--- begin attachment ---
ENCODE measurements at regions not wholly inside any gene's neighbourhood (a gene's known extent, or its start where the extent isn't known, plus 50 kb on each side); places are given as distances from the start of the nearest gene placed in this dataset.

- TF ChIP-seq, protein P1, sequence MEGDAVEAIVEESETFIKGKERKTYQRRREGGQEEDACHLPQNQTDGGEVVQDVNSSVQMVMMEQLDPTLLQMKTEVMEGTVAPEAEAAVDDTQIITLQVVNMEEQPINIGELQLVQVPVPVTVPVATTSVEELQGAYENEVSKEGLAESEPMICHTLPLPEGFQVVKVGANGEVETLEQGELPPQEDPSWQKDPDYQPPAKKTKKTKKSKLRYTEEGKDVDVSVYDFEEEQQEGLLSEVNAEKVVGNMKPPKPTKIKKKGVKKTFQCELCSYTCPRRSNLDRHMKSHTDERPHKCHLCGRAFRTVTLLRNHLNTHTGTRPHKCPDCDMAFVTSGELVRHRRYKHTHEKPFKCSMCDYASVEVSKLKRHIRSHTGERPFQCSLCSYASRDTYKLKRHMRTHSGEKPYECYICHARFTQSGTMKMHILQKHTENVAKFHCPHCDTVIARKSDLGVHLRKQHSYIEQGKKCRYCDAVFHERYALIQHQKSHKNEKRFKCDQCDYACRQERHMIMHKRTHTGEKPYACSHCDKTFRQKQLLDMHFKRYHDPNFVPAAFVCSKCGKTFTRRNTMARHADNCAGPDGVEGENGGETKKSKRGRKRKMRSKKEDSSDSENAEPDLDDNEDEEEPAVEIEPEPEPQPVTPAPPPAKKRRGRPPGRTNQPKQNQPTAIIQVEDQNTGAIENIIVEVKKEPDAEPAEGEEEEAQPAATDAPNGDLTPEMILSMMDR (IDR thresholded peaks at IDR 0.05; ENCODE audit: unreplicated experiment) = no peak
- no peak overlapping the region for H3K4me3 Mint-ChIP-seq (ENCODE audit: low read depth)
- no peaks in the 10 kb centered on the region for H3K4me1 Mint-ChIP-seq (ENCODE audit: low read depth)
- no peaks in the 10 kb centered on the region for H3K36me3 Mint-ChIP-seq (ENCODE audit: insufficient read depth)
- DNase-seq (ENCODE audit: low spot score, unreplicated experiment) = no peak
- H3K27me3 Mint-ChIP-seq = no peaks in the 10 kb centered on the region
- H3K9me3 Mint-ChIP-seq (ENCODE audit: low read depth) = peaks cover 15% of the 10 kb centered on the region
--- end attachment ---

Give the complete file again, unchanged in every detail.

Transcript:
ENCODE measurements at regions not wholly inside any gene's neighbourhood (a gene's known extent, or its start where the extent isn't known, plus 50 kb on each side); places are given as distances from the start of the nearest gene placed in this dataset.

- TF ChIP-seq, protein P1, sequence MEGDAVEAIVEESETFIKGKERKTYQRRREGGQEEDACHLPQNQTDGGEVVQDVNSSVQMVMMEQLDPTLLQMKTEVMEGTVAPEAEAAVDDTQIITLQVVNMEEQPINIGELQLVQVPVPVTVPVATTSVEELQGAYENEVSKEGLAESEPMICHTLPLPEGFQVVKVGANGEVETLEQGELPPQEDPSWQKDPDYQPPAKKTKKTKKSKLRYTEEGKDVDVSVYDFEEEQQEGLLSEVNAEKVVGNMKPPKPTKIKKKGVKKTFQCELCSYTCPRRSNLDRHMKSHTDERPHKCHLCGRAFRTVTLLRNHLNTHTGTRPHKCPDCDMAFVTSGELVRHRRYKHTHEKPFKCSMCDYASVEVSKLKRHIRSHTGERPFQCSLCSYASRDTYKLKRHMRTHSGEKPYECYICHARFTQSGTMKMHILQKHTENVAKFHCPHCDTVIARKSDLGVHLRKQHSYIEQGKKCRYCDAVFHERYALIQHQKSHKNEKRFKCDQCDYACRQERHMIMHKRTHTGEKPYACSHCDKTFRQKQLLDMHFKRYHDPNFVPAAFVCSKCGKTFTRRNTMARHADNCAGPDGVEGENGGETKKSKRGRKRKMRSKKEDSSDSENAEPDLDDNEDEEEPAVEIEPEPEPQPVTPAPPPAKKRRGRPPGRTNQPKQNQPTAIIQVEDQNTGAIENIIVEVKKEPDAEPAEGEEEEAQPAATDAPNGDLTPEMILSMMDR (IDR thresholded peaks at IDR 0.05; ENCODE audit: unreplicated experiment) = no peak
- no peak overlapping the region for H3K4me3 Mint-ChIP-seq (ENCODE audit: low read depth)
- no peaks in the 10 kb centered on the region for H3K4me1 Mint-ChIP-seq (ENCODE audit: low read depth)
- no peaks in the 10 kb centered on the region for H3K36me3 Mint-ChIP-seq (ENCODE audit: insufficient read depth)
- DNase-seq (ENCODE audit: low spot score, unreplicated experiment) = no peak
- H3K27me3 Mint-ChIP-seq = no peaks in the 10 kb centered on the region
- H3K9me3 Mint-ChIP-seq (ENCODE audit: low read depth) = peaks cover 15% of the 10 kb centered on the region